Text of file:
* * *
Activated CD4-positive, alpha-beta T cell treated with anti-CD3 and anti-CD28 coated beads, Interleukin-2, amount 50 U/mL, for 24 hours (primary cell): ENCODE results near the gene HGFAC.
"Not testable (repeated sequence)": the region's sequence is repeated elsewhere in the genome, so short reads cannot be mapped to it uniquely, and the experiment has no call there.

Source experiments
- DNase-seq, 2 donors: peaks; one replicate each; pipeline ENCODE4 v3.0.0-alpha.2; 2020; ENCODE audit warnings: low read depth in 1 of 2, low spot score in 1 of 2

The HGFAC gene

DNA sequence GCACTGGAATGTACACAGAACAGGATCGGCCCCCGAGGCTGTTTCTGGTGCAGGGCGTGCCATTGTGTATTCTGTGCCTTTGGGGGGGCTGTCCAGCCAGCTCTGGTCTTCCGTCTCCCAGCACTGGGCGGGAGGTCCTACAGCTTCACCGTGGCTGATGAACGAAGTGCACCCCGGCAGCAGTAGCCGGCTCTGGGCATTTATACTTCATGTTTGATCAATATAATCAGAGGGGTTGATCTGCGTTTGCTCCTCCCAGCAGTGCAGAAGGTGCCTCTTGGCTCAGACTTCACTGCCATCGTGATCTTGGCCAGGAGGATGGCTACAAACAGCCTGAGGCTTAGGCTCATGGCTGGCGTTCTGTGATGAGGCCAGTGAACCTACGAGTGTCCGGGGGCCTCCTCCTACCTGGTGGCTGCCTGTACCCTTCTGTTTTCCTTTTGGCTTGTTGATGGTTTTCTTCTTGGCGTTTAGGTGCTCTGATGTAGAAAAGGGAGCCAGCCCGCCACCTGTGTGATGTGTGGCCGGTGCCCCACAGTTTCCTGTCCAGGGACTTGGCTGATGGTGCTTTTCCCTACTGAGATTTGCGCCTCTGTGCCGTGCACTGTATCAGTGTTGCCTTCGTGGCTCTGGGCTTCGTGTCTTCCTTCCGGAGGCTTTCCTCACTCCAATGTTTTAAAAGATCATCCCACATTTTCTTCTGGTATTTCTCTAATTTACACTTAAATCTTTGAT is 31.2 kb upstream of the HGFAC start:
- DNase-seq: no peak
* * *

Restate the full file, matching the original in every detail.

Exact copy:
Activated CD4-positive, alpha-beta T cell treated with anti-CD3 and anti-CD28 coated beads, Interleukin-2, amount 50 U/mL, for 24 hours (primary cell): ENCODE results near the gene HGFAC.
"Not testable (repeated sequence)": the region's sequence is repeated elsewhere in the genome, so short reads cannot be mapped to it uniquely, and the experiment has no call there.

Source experiments
- DNase-seq, 2 donors: peaks; one replicate each; pipeline ENCODE4 v3.0.0-alpha.2; 2020; ENCODE audit warnings: low read depth in 1 of 2, low spot score in 1 of 2

The HGFAC gene

DNA sequence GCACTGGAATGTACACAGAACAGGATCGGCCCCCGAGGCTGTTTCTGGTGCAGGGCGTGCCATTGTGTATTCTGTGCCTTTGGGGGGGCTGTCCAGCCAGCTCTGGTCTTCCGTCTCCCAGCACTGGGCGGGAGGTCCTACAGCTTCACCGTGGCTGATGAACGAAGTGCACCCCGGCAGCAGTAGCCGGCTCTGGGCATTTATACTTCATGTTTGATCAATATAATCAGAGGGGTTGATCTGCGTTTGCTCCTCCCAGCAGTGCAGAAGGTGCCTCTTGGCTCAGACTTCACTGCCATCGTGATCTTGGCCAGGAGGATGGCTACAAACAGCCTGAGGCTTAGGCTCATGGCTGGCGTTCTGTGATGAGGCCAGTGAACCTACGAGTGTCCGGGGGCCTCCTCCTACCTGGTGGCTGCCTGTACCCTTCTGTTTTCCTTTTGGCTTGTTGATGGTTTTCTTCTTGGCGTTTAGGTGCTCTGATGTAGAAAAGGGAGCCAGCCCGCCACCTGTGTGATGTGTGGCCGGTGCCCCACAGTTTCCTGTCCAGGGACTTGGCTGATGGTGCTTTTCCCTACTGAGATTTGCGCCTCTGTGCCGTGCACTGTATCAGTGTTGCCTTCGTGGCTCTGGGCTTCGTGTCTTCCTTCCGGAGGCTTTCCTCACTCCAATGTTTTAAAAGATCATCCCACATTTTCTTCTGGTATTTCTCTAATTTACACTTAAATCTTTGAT is 31.2 kb upstream of the HGFAC start:
- DNase-seq: no peak